An enclosed, pressurised habitat located on the surface of a planet, moon or asteroid. To protect against cosmic radiation, smaller domes have thick shells and often are partially or wholly covered in regolith. Opaque domes of this kind require internal lighting, both for the comfort and convenience of the inhabitants and in order to support plant growth, especially crops.
Larger domes may be partially or wholly transparent, allowing light from the local star to enter for the purpose of plant growth. The atmosphere itself inside a large dome gives some protection against radiation; this is often augmented with magnetic or electrostatic shielding, or sometimes a layer of liquid water or ice.
On a slowly-rotating world, the day-night cycle may inhibit or prevent plant growth, so artificial lighting may be incorporated into the dome roof. Conversely, the transparent roof may become opaque if the insolation becomes too strong. A significant fraction of modosophonts are accustomed to a day-night cycle, and both domed habitats and rotating space habitats often incorporate some method for replicating this cycle. Many sophonts prefer to be active during the day, and find daylight psychologically comforting; other sophonts prefer the night, and sleep in the 'daytime', whether that daytime is artificial or not. On the other hand, many Terragen citizens are modified to do without sleep altogether, or ignore the local day/night cycles as a minor inconvenience.
Image from Ron Bennett
A large dome may entirely fill a crater, and several domes may be connected together to form a continuous habitat, with a flexible roof held up by air pressure.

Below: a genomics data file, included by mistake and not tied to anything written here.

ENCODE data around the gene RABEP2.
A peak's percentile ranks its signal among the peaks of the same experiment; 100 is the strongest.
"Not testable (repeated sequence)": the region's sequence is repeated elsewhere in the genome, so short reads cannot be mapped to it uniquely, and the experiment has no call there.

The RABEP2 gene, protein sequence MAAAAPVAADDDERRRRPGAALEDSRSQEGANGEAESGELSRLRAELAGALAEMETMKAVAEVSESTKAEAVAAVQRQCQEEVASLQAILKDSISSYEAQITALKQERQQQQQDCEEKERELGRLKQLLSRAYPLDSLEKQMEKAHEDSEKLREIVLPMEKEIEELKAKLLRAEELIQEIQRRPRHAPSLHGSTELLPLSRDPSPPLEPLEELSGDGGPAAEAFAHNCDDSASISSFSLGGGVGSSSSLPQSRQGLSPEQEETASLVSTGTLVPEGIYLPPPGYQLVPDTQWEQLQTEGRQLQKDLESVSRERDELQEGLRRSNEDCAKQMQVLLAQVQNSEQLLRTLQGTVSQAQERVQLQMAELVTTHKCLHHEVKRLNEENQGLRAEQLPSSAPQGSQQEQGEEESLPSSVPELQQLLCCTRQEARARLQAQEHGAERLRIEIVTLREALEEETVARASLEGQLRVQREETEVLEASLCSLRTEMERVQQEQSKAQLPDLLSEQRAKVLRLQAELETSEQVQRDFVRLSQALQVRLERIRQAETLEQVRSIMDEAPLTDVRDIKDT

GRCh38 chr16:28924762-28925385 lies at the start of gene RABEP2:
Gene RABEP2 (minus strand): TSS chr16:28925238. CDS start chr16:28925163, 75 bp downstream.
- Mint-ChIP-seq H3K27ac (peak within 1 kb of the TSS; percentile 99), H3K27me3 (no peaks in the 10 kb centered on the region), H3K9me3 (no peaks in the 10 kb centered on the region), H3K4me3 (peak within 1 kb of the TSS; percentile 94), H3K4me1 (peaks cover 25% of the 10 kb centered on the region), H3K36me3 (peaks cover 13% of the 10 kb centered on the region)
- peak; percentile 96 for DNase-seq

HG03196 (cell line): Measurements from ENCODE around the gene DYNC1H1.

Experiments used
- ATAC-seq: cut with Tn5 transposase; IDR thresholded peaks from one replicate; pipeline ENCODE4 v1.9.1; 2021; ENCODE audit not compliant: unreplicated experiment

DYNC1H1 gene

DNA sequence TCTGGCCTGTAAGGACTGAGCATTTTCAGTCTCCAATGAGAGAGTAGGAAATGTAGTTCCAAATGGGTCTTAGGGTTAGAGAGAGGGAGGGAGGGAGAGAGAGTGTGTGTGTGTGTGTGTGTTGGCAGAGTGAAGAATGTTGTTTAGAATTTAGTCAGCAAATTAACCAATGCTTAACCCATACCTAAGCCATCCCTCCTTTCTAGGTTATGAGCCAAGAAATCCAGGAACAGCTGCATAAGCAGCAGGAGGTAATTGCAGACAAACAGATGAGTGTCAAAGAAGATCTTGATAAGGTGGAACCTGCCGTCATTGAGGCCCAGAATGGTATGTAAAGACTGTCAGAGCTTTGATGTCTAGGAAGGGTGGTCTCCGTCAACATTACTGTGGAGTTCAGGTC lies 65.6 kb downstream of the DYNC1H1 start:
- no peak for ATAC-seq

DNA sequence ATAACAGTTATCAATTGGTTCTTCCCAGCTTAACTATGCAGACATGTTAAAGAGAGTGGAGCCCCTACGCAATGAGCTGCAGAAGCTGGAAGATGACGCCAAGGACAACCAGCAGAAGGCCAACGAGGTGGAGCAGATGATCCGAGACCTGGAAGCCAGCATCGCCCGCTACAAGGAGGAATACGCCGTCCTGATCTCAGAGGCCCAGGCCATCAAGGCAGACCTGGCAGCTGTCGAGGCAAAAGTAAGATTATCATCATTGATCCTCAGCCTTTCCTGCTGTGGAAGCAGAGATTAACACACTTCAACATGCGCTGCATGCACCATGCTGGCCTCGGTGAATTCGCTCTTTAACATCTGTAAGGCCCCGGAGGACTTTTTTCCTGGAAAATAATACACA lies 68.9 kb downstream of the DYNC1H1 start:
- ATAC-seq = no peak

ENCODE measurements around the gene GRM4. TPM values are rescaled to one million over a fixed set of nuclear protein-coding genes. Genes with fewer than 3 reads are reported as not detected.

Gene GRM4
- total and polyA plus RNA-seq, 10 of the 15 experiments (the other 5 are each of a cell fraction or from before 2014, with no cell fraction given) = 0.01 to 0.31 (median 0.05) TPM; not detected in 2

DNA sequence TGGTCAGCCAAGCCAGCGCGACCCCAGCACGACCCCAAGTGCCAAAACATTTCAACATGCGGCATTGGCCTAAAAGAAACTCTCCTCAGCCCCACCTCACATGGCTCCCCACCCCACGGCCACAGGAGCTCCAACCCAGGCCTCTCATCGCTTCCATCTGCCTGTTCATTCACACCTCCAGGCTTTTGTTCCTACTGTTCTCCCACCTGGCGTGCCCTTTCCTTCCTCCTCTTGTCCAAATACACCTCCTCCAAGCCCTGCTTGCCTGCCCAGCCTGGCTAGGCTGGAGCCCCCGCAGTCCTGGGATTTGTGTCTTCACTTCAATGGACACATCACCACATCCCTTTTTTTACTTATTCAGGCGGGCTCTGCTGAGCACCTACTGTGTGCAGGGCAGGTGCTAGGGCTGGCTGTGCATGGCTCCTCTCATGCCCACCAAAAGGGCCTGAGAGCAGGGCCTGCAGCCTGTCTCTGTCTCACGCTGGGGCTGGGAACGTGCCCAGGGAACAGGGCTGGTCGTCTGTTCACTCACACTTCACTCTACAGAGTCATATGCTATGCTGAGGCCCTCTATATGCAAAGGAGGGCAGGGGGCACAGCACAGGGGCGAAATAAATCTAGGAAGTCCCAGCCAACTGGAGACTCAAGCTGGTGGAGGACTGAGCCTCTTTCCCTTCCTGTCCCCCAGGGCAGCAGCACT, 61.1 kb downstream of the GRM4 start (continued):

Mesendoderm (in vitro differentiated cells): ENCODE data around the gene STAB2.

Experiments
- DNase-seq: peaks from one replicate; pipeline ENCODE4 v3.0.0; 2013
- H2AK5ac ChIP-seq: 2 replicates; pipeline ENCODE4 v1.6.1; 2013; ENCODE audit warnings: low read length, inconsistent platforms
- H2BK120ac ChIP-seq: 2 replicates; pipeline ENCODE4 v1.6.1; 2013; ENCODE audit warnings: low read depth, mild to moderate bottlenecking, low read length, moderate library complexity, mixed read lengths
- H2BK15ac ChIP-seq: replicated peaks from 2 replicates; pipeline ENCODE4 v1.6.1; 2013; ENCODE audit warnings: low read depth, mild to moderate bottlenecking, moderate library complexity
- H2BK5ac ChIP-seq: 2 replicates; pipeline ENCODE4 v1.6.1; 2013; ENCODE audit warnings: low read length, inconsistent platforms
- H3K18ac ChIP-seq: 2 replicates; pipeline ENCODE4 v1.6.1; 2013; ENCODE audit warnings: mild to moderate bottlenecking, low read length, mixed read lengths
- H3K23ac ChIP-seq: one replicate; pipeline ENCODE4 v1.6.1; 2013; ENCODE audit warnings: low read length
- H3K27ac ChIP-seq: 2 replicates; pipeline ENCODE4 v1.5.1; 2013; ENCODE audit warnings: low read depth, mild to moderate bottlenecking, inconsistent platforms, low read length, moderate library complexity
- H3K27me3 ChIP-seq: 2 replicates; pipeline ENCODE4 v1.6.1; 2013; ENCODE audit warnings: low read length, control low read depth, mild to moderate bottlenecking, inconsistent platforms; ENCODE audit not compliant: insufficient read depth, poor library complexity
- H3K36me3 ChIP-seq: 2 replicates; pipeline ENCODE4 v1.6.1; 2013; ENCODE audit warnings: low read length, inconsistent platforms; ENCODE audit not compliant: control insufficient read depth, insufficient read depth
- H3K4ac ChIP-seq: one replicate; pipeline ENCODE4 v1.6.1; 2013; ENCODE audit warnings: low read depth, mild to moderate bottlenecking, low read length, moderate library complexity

Large, low, pressurised surface habitats are known as low houses; an even larger surface habitat, covering much or all of a planet (or other object) is known as a worldhouse. -----------------
The small, dry tidally-locked world of Fulno in the Resonance system is almost completely covered in individual dome habitats on the sunward side
Some small, dry, cool worlds hold numerous dome habitats, often with transparent roofs that can collect light and heat from the star and support a wide range of individual biomes. Domed habitats located on small worlds with minimal atmospheres can use the resources on the planet and maintain relatively easy communications between the individual domes; the natural gravitation of the planet means the habitat does not need to rotate in order to produce centrifugal gravity.
On the other hand, space-borne rotating habitats can gather material from a larger volume of space, and spacecraft approaching and departing such habitats require less delta-vee. A small planet can support several dozen large domed habitats, but in contrast the matter from such a planet, if disassembled, could be used to construct thousands of rotating habitats supporting a much larger population. For this reason, domed habitats are generally found in less populated systems far from the main centres of civilisation.